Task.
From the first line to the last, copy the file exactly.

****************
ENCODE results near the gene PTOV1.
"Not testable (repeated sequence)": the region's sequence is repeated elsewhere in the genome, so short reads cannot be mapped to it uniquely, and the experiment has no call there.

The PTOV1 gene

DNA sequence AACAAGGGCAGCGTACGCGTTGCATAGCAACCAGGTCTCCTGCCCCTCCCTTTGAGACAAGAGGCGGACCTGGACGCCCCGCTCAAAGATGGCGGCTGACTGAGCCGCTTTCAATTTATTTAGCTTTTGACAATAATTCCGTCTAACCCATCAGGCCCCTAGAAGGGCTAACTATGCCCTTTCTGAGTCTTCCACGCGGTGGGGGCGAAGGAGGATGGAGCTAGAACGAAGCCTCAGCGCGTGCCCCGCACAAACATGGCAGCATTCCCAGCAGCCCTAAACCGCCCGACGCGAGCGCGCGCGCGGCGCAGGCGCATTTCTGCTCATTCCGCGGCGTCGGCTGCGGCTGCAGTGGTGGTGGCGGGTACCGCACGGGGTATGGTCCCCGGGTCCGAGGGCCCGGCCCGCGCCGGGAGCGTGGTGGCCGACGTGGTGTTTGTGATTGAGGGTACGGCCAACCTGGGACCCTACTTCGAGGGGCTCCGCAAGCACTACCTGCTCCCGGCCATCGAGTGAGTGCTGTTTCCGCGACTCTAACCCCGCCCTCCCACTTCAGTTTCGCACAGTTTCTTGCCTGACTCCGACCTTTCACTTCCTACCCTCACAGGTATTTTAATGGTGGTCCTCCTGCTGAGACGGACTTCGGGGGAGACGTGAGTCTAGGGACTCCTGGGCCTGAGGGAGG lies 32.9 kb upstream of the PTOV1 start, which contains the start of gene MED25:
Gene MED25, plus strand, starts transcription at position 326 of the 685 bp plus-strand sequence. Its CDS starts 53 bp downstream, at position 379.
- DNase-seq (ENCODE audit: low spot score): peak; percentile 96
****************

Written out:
ENCODE results near the gene PTOV1.
"Not testable (repeated sequence)": the region's sequence is repeated elsewhere in the genome, so short reads cannot be mapped to it uniquely, and the experiment has no call there.

The PTOV1 gene

DNA sequence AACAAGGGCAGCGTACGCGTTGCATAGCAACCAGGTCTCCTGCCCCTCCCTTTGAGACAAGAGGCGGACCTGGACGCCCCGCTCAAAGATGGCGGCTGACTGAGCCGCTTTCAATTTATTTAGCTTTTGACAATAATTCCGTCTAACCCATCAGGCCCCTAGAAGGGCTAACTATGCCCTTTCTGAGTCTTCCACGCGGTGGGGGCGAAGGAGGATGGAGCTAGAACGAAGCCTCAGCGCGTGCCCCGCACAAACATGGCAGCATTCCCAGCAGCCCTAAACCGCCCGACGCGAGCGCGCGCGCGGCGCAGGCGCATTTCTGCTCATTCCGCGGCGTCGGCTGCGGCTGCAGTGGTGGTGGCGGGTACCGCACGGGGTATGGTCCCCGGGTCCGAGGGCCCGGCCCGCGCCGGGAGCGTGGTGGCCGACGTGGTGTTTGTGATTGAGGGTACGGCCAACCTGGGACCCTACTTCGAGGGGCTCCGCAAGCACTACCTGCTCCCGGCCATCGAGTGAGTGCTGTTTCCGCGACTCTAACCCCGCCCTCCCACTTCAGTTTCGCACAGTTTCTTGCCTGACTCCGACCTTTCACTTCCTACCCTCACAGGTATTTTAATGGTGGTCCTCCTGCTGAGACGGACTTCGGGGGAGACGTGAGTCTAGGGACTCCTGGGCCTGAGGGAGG lies 32.9 kb upstream of the PTOV1 start, which contains the start of gene MED25:
Gene MED25, plus strand, starts transcription at position 326 of the 685 bp plus-strand sequence. Its CDS starts 53 bp downstream, at position 379.
- DNase-seq (ENCODE audit: low spot score): peak; percentile 96